I would be led by a trail of dead flowers
through the woods
to where I needed to be.
Red leaves dripped from the trees.
The decay crunched underfoot,
setting a pulse
as I dashed
Mud and grass thickened my soles
and the bark grazed my arms,
releasing my blood.
The mossy air grated my skin until it pricked,
but sweat trickled down my face.
Like the Ferryman, the forest asked for a toll
and I gave until I was bare.
I looked to the sky for guidance,
but the trees extended formidable arms
to shield the moon from me.
It did not matter. The scent of independence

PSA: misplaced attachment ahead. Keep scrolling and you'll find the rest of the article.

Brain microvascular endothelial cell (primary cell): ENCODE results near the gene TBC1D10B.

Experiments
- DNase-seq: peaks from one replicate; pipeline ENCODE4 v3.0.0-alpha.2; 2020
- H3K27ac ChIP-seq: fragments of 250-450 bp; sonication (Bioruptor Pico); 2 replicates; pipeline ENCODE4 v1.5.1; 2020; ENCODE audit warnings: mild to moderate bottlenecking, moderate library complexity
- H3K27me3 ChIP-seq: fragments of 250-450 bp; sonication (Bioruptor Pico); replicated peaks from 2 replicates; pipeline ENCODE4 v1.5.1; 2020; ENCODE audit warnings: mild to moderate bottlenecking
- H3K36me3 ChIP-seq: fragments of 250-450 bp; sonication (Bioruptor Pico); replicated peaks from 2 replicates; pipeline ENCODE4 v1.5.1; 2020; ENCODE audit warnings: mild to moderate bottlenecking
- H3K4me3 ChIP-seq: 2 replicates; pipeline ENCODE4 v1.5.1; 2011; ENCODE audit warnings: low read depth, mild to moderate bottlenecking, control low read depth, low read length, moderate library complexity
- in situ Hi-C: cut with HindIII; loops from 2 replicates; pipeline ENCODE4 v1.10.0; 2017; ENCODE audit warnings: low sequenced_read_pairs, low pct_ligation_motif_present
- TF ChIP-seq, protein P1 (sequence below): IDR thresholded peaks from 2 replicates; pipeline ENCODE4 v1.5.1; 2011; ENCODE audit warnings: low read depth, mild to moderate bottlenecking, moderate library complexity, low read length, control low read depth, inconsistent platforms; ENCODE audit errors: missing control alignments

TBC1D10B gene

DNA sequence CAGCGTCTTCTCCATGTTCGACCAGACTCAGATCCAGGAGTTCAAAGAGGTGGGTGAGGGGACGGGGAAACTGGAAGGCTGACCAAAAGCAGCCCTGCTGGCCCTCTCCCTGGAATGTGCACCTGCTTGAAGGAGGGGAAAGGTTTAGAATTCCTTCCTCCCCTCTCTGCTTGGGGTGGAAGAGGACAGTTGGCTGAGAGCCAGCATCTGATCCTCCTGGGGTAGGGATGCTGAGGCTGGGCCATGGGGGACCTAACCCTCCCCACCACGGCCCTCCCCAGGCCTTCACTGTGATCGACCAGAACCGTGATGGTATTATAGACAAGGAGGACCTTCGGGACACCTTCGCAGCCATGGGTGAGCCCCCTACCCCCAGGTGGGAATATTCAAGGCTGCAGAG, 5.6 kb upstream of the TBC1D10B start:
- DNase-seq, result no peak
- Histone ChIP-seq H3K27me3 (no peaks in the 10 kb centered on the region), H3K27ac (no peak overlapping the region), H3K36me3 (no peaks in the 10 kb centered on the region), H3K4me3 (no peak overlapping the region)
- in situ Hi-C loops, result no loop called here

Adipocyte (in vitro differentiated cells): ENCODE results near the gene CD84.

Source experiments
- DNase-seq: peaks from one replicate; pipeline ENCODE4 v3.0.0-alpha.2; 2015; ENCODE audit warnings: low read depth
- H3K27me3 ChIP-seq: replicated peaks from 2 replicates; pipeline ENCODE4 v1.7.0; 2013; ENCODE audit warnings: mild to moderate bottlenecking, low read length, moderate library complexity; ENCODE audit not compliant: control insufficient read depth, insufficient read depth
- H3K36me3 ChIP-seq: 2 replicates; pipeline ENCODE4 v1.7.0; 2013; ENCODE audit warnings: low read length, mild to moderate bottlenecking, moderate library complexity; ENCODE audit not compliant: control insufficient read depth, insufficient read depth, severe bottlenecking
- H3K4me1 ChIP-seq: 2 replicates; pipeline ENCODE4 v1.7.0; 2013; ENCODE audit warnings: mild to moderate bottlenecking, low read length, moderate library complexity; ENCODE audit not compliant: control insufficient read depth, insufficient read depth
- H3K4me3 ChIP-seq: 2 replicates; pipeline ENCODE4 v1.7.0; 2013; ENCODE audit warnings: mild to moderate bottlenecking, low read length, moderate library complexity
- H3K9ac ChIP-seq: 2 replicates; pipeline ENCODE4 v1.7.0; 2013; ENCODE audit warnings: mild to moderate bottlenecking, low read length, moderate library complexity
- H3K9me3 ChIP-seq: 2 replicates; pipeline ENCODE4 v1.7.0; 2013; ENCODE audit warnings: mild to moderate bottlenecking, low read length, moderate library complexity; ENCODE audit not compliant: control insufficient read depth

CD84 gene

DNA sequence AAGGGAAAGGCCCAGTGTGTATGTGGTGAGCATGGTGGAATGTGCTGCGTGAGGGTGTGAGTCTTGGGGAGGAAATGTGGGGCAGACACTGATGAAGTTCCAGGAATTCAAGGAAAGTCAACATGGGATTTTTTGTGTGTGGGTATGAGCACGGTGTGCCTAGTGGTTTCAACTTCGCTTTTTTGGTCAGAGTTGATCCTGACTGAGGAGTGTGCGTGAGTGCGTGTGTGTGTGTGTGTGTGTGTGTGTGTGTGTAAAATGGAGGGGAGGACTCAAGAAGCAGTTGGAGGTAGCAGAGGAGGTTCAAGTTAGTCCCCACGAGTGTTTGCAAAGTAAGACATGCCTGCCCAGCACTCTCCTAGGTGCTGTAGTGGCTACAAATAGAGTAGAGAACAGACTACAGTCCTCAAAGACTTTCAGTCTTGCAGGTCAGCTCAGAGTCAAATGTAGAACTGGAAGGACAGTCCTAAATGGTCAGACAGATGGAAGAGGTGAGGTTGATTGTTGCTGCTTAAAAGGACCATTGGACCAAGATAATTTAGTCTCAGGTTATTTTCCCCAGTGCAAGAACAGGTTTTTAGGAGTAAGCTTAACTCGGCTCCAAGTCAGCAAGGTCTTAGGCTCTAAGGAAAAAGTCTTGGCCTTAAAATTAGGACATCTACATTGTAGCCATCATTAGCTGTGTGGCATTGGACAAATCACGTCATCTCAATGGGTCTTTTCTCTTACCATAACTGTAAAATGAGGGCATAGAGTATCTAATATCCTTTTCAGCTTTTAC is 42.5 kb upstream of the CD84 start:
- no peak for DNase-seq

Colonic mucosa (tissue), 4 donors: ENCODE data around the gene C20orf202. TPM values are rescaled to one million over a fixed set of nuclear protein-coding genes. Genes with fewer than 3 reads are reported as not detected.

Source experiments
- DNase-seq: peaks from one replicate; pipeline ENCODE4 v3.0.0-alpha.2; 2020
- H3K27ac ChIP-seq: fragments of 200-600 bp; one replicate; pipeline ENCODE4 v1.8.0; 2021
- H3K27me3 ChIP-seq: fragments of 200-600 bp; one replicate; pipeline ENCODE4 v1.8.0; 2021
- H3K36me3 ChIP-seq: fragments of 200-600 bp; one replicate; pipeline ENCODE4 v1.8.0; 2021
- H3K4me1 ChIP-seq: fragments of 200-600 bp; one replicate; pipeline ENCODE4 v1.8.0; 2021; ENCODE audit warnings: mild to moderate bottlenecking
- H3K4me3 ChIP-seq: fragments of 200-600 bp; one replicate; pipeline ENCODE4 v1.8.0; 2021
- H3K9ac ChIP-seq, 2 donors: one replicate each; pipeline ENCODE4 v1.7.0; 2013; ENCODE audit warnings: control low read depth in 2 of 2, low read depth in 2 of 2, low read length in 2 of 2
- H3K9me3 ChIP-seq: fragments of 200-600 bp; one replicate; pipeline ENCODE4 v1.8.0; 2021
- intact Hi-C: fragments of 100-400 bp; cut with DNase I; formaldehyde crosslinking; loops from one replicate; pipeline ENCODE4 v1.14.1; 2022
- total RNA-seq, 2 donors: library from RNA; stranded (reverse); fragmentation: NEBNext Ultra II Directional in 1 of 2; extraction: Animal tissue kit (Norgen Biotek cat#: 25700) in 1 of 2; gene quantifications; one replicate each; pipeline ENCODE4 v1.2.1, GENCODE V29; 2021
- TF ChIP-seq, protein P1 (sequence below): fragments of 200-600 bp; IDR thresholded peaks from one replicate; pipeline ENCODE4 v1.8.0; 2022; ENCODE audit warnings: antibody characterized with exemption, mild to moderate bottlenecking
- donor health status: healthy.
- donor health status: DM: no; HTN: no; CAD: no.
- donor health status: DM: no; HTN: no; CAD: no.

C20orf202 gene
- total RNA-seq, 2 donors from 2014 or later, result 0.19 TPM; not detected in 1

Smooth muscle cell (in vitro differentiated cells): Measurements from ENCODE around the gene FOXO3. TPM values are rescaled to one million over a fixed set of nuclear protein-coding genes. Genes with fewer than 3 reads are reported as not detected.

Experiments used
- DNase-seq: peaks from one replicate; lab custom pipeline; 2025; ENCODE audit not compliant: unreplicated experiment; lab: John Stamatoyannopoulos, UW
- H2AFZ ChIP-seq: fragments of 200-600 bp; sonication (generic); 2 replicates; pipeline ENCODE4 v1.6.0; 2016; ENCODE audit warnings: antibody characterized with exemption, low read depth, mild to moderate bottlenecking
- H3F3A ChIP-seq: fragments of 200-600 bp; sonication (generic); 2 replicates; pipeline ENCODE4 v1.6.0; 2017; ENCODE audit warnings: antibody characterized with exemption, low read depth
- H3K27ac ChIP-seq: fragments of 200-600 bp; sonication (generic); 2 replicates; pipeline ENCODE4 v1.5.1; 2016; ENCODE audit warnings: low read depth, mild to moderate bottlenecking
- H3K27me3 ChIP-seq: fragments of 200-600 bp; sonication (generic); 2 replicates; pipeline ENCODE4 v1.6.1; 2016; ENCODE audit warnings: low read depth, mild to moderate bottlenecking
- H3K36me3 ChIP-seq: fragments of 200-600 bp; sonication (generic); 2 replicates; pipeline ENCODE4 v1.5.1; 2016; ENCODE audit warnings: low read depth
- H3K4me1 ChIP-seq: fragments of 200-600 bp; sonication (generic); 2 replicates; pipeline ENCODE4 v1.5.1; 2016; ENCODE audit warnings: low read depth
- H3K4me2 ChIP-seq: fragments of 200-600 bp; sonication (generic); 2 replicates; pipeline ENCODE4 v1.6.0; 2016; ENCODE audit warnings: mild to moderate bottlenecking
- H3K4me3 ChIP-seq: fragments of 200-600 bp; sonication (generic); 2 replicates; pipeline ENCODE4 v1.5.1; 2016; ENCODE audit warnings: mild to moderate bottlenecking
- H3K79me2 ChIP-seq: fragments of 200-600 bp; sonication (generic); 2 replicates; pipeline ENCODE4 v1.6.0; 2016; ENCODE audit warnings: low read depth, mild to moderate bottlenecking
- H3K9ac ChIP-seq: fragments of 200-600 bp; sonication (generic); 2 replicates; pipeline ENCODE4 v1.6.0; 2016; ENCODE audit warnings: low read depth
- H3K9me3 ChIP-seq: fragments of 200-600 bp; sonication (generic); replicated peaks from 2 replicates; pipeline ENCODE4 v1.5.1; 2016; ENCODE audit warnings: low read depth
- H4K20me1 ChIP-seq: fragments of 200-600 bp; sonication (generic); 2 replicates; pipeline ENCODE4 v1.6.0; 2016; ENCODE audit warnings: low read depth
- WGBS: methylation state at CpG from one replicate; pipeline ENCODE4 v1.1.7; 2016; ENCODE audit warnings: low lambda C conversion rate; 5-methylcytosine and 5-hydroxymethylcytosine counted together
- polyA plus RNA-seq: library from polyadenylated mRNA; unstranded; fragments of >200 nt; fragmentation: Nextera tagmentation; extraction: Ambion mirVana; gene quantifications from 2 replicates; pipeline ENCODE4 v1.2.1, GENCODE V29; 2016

was leading me.
I kicked rocks from my path.
I felt empty and clean.
There was a wail in my ear,
the past will always be.
And so let it be.
I bore no Orpheum desire to look back.
A fire burned in my chest, igniting the way to
that I deserved.
I wrote this a few years ago for a writing exercise - Use the words "trail of dead flowers" in a poem. I actually saw a trail of dead flowers in my office that someone had accidentally dropped. So, I took it up a few notches. Any deeper meanings to this poem? I had the image of a slave running away in my mind. However, it could apply to anyone running towards freedom (e.g., a victim of abuse). I've actually used this poem to preface a short story that I'm working on. It's inspired a totally different interpretation in a story about a mother/daughter relationship. (The characters are great, the language is real, plot builds up, and then there's no climax. Just a fizzle. Need to revisit that story and revive it though.)